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utility crews responding
to Hurricane Matthew
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!SOUTHEAST U.S. UTILITIES RESPOND VIGOROUSLY TO HURRICANE MATTHEW DAMAGE Numerous utilities in the U.S. Atlantic
seaboard worked feverishly to fix their
part of the grid after Hurricane Matthew
roared through in early October. Some
reported achieving reconnection at an
unprecedented pace considering the
damage done by the storm that killed
more than 20 people in the U.S. and
nearly a thousand elsewhere.
Florida Power & Light Co. (FPL)
restored service to all customers affected
by Matthew. FPL restored more than
1 million customer interruptions less
than 48 hours after the storm exited its
service territory in the second weekend
“We understand the frustration that
comes from being without power and
sincerely thank our customers for their
patience and understanding,” said
Eric Silagy, president and CEO of FPL.
“Unfortunately, significant damage and
massive tree devastation required us to
not just restore service, but rebuild elec-
tric infrastructure from the ground up.
That said, the kind words from many of
our customers in the field and on social
media were a source of strength and
encouragement for our crews as they
worked around the clock.”
FPL’s workforce numbered 15,000,
including its own employees along with
workers from contracting companies and
partner utilities across the country.
“We are grateful to our partner util-
ities and contractors who answered
the call and helped us restore ser-
vice,” Silagy said. “We also want to
thank Gov. Rick Scott, as well as state
and local officials, for their leadership
during what will arguably go down
as one of the of the worst storms to
impact Florida in recent memory.”
reported. About 5,000 personnel from
Georgia Power, as well as assisting utilities
from other states, were mobilized as part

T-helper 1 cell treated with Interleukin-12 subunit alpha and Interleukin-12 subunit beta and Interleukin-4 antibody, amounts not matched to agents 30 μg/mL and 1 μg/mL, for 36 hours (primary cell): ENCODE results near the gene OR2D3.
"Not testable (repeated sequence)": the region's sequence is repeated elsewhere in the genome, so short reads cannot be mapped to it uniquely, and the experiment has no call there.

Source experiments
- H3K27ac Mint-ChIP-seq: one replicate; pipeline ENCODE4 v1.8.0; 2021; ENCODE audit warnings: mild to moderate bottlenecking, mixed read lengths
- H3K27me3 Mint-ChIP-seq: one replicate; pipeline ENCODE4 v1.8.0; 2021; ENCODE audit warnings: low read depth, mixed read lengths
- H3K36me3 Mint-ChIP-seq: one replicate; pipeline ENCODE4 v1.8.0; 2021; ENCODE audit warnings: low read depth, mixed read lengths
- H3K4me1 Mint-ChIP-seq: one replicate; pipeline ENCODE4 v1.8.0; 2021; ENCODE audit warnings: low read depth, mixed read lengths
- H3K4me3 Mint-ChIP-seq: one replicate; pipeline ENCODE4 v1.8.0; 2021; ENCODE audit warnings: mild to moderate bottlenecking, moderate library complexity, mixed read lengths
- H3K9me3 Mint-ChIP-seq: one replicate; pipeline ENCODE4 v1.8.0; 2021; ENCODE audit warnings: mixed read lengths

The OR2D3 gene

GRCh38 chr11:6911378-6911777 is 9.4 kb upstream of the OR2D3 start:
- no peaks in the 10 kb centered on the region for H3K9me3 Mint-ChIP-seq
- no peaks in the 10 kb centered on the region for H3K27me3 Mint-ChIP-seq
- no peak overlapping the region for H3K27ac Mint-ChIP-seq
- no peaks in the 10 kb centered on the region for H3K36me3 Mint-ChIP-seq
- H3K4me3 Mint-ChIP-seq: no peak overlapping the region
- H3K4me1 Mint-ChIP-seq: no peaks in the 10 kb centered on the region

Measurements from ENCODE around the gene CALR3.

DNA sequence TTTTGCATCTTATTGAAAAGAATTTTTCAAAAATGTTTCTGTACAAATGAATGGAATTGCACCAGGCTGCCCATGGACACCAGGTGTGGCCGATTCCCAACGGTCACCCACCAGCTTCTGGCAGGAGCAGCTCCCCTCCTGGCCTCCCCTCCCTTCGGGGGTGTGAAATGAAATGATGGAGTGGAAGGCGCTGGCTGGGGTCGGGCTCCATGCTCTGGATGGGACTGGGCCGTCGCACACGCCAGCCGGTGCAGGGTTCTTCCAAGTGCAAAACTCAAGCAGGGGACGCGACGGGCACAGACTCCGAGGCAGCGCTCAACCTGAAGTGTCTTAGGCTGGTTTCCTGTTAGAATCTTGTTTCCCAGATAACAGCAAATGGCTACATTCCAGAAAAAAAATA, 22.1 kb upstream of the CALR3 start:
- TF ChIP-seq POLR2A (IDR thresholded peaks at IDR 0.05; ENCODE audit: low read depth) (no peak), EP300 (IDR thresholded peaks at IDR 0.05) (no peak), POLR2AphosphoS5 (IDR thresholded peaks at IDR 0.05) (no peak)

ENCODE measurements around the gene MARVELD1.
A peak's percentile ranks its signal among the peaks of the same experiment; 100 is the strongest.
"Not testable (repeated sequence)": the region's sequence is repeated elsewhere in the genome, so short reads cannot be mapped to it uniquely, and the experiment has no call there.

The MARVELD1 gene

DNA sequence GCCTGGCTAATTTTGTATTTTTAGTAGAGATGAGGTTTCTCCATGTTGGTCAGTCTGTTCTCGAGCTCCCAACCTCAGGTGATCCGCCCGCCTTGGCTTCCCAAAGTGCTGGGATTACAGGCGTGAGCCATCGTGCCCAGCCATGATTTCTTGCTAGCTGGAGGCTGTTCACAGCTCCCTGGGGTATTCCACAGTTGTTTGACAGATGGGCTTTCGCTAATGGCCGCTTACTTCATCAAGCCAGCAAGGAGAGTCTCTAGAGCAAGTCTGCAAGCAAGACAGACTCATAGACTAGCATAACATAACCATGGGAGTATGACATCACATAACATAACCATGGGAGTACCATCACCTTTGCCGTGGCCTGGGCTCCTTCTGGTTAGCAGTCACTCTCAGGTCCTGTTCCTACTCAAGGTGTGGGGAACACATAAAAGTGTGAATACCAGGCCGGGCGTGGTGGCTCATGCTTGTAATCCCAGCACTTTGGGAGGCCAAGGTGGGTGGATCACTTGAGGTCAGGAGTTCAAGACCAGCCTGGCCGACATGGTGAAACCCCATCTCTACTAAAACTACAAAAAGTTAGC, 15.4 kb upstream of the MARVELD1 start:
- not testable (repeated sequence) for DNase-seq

of the company’s restoration efforts for
Hurricane Matthew and restored power
for many customers earlier than expected.
Georgia Power estimates that damage
from Hurricane Matthew included:
• About 1,000 power poles broken or
• nearly 120 miles of wire ( 3,000 spans)
needing to be replaced, and
• more than 3,500 fallen trees causing
damage to electrical equipment.
Duke Energy crews, meanwhile, shaved
the number of customer outages from
roughly 1. 4 million to fewer than 60,000
in only a few days—a company record
pace for restorations in similar storms.
The Charlotte, North Carolina-based
utility dealt with complications from
extreme flooding in the Carolinas. Those
areas included: Clinton, Goldsboro,
Kinston and Lumberton in North
Carolina; and Florence, Hartsville and
Marion in South Carolina.
At its peak, 680,000 Duke Energy
customers were without power Sunday
morning, Oct. 9.
Dominion Virginia Power crews also
made steady progress in the initial wake
of Matthew, restoring power to more
than 70 percent of 462,000 impacted
customers within two days of work.
Most of those impacted lived in southeastern Virginia and northeastern North
Carolina, where historic rainfall, high
winds and saturated ground combined
to cause extensive damage to roads,
bridges and electrical infrastructure.
Damage included broken poles, cross
arms and downed wire in many locations. Extremely hazardous flooding
conditions and high winds over the
weekend made it too dangerous to use
bucket trucks and hampered workers’
ability to initially make repairs at hard-hit locations.
More than 430 critical services were
affected by the storm, Dominion reported. The utility had more than 2,800
people working to restore power during
the height of the effort.